About Reiko Miyagi

Born and raised in Japan where pottery has a long and rich history Reiko naturally developed a love for it. She studied contemporary art at Tama Art University in Tokyo, where she earned a B.A.   She then studied pottery making and worked as a studio potter in Mashiko, a renowned pottery town.

She relocated to the San Francisco Bay Area in 1998 and was exposed to new materials, shapes and styles.  From this experience she developed her signature black & white sgraffito stoneware and her subtly-imaged glaze work pottery.  Living in the US also exposed her to different craft such as metalsmithing, enameling and encaustic mixed-media.  Although she works in multiple media her art retains its organic feel, shapes and colors as well as her unique imagery.

Reiko has shown her work nationally and overseas.  Her pottery, jewelry and encaustic have been selected by numerous shows, galleries and museums including the Smithsonian Craft Show, the American Craft Council Shows, Nordstrom and the Charlotte Mint Museum's permanent collection.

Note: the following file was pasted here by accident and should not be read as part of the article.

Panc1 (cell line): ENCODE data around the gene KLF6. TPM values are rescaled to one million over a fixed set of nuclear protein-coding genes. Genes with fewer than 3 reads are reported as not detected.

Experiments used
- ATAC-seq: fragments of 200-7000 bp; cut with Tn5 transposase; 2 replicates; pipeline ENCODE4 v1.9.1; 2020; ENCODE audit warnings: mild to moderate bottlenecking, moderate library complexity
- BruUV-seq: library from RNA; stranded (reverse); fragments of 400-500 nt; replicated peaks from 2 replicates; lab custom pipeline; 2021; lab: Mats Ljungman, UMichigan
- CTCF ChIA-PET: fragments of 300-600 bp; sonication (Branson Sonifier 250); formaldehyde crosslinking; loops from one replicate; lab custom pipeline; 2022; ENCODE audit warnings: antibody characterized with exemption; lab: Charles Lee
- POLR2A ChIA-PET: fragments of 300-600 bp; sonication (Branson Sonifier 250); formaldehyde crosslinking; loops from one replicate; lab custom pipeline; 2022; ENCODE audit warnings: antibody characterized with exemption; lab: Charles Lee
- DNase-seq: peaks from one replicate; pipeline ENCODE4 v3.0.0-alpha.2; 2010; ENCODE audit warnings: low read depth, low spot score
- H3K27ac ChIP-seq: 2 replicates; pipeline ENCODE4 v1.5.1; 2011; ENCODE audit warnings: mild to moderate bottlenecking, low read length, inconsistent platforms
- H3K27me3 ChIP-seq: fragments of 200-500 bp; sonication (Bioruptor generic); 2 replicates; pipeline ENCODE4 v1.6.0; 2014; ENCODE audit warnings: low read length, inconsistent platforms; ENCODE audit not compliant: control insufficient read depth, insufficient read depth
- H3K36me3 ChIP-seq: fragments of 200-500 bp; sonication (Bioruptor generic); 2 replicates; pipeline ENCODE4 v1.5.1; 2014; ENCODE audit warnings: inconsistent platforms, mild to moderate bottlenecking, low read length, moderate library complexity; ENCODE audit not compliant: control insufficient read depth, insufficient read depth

She lives in the Asheville area where she enjoys the four seasons in the beautiful Appalachian mountains and a large vegetable garden with her husband and two children.

Artist’s Statement

My studio name comes from the Latin expression "Tabula Rasa" which means an erased slate or, for me, to start with a fresh, open mind.  As much as one wishes to live fully in the moment it is in actual life difficult to do. But when I am making my art I feel that is the time when I do "live in the moment".  Each moment is a fresh and unique start with my state of mind a blank slate.

For me, the "now" moment created by working with my art is also a moment to connect my "past" and "future". The "past" is all of the inspirations that make it possible for me to make my art what it is.  The perfect beauty that one sees in nature.  Ancient and historic works that have the strength to survive through the ages.  Tribal art made by a people who were living close to the earth.  Beautiful music that I appreciate as a gift from God. The Japanese organic and minimalistic sense of beauty which surrounded me as I grew up.    All the beings and surroundings have spiritual meaning to me and they make it possible for me to create my work.  

Once I finish an object it is passed to a "future" moment. I think of the people who introduce my work into their daily life and are enjoying their "now" moment.  My hope is that my work would be used to help celebrate the daily rituals of life and to make harmonious and beautiful surroundings.  Handmade items are integral to every good environment and the celebration of the moments that we live in.